NEW SURVEY: No Majority Support in AZ for $3.5 Trillion Reconciliation

From Data Orbital

Data Orbital is pleased to announce the results of its latest statewide, live-caller survey of registered voters. The survey was conducted from September 30th to October 1st.

The survey focused on voters’ views of the proposed $3.5 trillion budget reconciliation bill and sought to gauge their position on the overall size of the spending package.

The $3.5 trillion budget reconciliation bill does not reach majority support with Arizona voters. Overall, less than half (45.6%) of all voters expressed support for the spending bill. Independents, in particular, do not support the bill, with only 22% of Independents strongly supporting it and 18% having no opinion.

However, voters expressed that they may be open to some form of the bill, but only with a smaller price tag. A majority of Democrats (54%) as well as sizeable portions of Independents (46%) and Republicans (34%) said they would be more likely to support the bill if it came at a lower cost. In addition, of those who either “somewhat support” or “somewhat oppose” the bill as it stands, almost 60% would be more likely to support the bill if it was less than the current price tag of $3.5 trillion.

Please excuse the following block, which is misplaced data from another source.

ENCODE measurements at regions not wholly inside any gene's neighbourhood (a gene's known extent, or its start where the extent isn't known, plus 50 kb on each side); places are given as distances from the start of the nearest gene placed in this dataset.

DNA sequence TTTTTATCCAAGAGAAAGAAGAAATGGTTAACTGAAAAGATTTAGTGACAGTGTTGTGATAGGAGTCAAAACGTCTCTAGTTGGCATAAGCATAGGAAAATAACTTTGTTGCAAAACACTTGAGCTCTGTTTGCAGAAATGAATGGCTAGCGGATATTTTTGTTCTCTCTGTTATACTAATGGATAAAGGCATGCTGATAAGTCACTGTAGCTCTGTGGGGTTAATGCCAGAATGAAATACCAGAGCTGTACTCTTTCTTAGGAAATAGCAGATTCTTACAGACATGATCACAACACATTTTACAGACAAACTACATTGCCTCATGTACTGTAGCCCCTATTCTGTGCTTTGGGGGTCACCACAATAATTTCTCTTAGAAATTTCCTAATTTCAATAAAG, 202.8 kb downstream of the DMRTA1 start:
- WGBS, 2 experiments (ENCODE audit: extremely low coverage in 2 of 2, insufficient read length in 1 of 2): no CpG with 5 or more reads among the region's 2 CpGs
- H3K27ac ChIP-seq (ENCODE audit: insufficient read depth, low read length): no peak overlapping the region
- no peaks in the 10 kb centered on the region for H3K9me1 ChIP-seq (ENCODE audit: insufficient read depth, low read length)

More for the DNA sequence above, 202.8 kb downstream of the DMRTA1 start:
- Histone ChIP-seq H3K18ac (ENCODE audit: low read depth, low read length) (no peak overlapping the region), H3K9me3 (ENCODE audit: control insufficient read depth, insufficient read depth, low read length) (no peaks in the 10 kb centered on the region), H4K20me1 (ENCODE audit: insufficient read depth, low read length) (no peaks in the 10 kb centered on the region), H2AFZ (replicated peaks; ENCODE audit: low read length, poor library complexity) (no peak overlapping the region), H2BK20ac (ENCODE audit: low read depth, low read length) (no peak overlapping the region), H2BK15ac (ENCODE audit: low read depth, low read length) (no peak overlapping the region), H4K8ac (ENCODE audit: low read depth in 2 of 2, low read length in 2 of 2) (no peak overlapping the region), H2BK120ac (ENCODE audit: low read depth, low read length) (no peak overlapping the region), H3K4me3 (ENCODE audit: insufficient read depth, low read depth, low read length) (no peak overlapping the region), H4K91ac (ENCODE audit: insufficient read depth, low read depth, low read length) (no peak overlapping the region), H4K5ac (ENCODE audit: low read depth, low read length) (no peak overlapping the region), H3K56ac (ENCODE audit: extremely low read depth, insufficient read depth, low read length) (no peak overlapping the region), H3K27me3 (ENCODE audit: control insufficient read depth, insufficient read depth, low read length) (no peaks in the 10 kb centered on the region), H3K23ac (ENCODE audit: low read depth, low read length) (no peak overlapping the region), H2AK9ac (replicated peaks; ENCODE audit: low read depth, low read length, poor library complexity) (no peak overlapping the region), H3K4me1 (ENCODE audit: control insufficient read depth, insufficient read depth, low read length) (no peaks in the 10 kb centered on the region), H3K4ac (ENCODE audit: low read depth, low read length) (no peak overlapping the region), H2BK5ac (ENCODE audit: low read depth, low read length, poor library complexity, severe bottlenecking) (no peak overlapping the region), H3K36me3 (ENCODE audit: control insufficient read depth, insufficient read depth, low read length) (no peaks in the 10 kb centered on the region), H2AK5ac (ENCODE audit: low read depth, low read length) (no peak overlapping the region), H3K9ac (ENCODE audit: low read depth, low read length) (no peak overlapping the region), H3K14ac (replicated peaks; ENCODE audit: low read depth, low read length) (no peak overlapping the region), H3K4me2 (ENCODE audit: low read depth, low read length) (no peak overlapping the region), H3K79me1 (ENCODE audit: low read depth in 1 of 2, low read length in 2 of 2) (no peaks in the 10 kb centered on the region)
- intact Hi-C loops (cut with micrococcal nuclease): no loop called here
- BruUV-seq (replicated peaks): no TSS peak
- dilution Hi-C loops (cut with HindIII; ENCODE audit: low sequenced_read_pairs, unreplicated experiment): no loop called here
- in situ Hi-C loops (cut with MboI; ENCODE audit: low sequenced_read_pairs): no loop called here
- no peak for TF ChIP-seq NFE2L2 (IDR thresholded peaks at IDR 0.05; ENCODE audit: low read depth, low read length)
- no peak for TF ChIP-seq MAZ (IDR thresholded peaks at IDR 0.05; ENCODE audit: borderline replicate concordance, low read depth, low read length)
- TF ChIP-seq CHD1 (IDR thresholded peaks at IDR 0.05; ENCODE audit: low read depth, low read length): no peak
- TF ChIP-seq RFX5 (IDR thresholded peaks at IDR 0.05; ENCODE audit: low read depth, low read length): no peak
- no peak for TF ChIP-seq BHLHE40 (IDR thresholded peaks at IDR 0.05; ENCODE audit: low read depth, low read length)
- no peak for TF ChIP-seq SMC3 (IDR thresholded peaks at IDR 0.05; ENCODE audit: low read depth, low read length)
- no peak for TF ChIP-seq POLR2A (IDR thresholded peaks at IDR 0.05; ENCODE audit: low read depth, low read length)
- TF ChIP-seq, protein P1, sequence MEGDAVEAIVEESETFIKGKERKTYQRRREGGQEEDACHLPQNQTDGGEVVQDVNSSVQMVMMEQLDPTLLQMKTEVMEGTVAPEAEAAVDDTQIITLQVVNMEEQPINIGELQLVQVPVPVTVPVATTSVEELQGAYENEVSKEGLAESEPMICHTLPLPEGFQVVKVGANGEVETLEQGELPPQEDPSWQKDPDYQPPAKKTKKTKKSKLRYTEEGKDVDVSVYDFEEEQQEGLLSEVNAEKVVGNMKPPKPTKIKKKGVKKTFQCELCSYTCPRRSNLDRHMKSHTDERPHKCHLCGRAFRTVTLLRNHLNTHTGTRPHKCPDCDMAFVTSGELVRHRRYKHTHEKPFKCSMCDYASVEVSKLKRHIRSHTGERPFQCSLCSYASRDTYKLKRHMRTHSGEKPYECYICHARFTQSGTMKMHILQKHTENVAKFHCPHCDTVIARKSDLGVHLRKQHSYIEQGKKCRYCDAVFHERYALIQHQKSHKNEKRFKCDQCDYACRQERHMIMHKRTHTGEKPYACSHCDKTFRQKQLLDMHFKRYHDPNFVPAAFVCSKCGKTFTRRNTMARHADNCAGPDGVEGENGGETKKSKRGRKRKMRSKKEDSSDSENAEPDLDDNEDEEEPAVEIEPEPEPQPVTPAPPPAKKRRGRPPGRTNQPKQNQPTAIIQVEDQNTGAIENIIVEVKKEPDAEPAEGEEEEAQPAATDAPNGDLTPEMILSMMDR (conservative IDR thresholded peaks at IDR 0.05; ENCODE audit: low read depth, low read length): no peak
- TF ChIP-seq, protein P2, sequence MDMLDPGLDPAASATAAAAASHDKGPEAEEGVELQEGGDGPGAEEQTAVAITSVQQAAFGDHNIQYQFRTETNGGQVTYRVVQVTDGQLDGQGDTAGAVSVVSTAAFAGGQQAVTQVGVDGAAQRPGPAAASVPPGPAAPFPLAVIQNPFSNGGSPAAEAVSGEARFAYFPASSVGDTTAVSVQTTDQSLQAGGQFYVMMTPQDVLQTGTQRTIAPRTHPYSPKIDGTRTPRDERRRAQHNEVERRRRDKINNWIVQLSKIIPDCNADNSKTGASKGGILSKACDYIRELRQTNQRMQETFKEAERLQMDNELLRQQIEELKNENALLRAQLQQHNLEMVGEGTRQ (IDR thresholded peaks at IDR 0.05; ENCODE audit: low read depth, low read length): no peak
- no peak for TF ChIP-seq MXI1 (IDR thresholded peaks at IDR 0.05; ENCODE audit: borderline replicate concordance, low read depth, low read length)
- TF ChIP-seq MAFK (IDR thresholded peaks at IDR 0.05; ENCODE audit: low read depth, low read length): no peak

Pollster George Khalaf said, “These results clearly show why Senator Sinema is holding out against pressure from the progressive left. She is listening to the constituency of voters that elected her in 2018 – moderate suburban voters. It is clear Arizona voters are hesitant about the reconciliation package at its full $3.5 trillion price.”

This poll of 550 registered voters was conducted through a live survey that collected 60% of the results from landlines and 40% from cell phones. It has a margin of error at plus or minus 4.18% with a 95% confidence interval. Respondents were weighted on a number of different demographic figures based on registration data from the Arizona Secretary of State. The poll was conducted from September 30 – October 1, 2021. All non-released questions would not reasonably be expected to influence responses to all released questions. The questions released are verbatim from the survey provided to respondents. Toplines and demographic data can be found here. Crosstabs for this survey can be found here.